In the first place, for instance, the Doctrine* of Original Sin is really nothing more than the very System here laid down, into which we have been led by closely pursuing Reason, and without which the Origin of Moral Evil cannot be accounted for on any principle whatever. Indeed, according to the common notions of the absolute Omnipotence of God, and the absolute Free-will in Man, it is most absurd and impious, as it represents the Deity voluntarily bringing Men into Being with depraved Dispositions, tending to no good purposes, and then arbitrarily punishing them for the sins which they occasion with torments which answer no ends, either of their reformation or utility to the Universe : but when we see, by the foregoing explanation, the difficulties with which Omnipotence was environed, and that it was obliged by the necessity of Natural Evils to admit Moral, all these absur. dities at once vanish.
* Original Sin is a contradiction in terms; Original signifying innate,and Sin the act of an accountable Being : by this expression therefore of Original Sin cannot be meant original or innate Guilt, for that is absolute nonsense, but only an original depravity, or an innate disposition to Sin,
The Doctrine* of Sacrifice, or Vicarious punishment, is the most universal, and yet exclusive of this plan the most absurd, of all religious Tenets that ever entered into the mind of Man : 60 absurd is it, that how it came to be so universal is not easy to be accounted for : Pagans, Jews and Christians, have all agreed in this one point, though differing in all others ; and have all treated it as a self-evident principle, that the Sins of one creature might be atoned for by the sufferings of another : but from whence they derived tris strange opinion, none of them have pretended to give any account or to produce in its defence the least shadow of a reason : for that there should be any manner of connection between the miseries of one Being and the guilt of another; or, that the punishing the innocent, and excusing the guilty, should be a mark of God's detestation of Sin; or, that two acts of the highest injustice should make one of justice, is so fundamentally wrong, so diametrically opposite to commonsense, and all our ideas of justice, that it is equally astonishing that so many should believe it themselves, or impose it upon others. But on the foregoing theory this also may be a little cleared up, and will by no means appear so very inconsistent with Reason. · From what has been here said, I think, it is evident that the Origin of Evil is by no means so difficult to account for as at first sight it appears; for it has been plainly shewn that most of those we usually complain of are Evils of Imperfection, which are rather the absence of comparative advantages than positive Evils, and therefore, properly speaking, no Evils at all ; and as such, ought to be intirely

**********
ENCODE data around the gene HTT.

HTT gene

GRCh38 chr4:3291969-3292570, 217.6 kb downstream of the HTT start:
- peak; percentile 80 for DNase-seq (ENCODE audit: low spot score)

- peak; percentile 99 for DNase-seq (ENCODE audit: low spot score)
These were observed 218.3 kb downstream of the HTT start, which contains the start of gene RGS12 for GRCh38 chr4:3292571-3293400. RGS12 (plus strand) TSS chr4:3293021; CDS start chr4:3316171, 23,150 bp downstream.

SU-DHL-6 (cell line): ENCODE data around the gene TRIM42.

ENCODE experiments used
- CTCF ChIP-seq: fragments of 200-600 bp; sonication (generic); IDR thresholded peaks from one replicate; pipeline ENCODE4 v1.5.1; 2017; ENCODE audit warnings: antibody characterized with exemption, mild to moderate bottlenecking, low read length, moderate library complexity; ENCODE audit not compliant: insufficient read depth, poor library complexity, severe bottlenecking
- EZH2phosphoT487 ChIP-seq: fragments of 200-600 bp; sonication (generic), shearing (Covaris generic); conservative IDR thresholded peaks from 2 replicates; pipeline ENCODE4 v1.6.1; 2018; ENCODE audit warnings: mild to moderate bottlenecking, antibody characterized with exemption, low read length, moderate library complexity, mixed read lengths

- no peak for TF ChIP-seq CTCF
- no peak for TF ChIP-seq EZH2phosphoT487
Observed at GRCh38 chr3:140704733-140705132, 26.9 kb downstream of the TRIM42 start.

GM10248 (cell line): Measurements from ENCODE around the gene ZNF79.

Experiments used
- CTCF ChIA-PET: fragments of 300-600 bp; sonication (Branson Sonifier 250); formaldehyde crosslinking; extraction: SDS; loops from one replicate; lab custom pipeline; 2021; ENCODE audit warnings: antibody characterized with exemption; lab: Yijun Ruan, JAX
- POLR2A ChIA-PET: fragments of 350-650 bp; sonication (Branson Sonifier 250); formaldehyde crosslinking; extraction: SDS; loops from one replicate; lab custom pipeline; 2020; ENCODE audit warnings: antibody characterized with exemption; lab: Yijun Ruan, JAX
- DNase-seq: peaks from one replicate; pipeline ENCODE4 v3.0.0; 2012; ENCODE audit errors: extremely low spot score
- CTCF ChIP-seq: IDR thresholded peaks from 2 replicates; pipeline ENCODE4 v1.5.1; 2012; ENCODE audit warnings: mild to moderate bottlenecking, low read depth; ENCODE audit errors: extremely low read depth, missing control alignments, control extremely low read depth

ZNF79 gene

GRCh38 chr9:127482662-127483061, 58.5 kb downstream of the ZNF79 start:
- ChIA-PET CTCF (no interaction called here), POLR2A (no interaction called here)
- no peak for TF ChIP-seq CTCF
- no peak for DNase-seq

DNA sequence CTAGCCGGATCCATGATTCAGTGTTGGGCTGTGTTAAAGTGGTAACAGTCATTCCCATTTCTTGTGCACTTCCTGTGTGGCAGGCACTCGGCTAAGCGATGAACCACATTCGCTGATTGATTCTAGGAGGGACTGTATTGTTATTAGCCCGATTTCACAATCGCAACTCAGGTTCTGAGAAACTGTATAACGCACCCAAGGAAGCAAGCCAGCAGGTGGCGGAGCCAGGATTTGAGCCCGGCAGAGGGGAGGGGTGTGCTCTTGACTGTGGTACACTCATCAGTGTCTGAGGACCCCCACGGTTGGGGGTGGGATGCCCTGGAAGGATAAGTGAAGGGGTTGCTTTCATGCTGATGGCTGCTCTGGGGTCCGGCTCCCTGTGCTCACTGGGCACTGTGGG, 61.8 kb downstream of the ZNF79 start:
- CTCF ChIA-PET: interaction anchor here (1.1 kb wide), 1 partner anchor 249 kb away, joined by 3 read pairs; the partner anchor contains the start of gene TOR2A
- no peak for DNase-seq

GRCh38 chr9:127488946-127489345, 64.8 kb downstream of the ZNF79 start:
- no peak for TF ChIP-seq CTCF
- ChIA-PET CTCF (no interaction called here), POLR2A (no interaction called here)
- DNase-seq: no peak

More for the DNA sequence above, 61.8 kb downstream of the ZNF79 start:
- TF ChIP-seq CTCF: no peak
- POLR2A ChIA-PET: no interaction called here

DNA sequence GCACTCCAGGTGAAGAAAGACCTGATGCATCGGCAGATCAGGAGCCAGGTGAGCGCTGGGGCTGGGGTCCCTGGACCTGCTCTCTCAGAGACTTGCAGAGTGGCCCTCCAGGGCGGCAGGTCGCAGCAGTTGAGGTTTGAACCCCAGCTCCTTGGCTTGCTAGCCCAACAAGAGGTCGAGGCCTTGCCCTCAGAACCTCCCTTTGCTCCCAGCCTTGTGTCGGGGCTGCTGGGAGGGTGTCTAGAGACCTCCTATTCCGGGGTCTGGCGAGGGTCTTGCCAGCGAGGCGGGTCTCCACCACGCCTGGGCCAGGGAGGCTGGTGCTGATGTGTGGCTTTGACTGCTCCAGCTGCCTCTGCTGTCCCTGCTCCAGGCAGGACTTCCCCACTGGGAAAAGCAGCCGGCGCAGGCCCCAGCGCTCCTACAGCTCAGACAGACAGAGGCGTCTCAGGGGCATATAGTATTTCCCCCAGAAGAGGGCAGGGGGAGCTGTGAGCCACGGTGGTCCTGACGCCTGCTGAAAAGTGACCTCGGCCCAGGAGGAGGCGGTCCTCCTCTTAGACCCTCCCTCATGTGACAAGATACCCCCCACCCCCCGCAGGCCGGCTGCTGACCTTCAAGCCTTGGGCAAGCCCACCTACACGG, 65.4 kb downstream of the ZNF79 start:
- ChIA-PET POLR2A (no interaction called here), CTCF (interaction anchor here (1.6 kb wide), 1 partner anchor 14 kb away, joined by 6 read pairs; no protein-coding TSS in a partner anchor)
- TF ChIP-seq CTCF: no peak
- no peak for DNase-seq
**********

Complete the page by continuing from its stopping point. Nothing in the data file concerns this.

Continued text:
* If the punishments of the wicked serve not some ends with which we are unacquainted, the sufferings of the innocent can possibly bear no manner of relation to them; and consequently the words Sacrifice, Atonement, Propitiation, and Vicarious Punishments can no more have any ideas affixed to them than the ringing of a bell, or the blowing of a trumpet, but are mere sounds without any meaning at all.
struck out of the Catalogue. It has likewise been made appear, that of natural Evils, which are the sufferings of sensitive Beings, many are but the consequences naturally resulting from the particular circumstances of particular ranks in the scale of existence, which could not have been omitted without the destruction of the whole ; and that many more in all probability necessary, by means to us incomprehensible, to the production of Universal Good. Lastly, it has been suggested, that from this necessity of Natural Evils may arise the expediency of Moral, and moreover that it is probable Moral Evil, as well as Natural, may have some ultimate tendency to the good of the whole ; and that the crimes and punishments of some beings may, by some means or other, totally beyond the reach of our narrow capacities, contribute to the felicity of much greater numbers.
This plan, Sir, I am persuaded is not far distant from the truth ; and on this Foundation, if I mistake not, a system of Morality and Religion, more compleat, solid, and more consistent with Reason, might be erected than any which has yet appeared : I heartily wish that some person of more learning, abilities and leisure than myself, and much more, I am sure, of all it would require) encouraged by your favour, and assisted by your sagacity, would undertake it, and condescend to fill up these out-lines so inaccurately sketched out by,
SIR, &c. [To be Continued, see page 241.]
MORALITY OF MAHOMETANISM.
[Continued from page 195.]
COVET not that which God hath bestowed on some of you preferable to others. Unto the men shall be given a portion of what they shall have gained ; and unto the women shall be given a portion of what they have gained: thero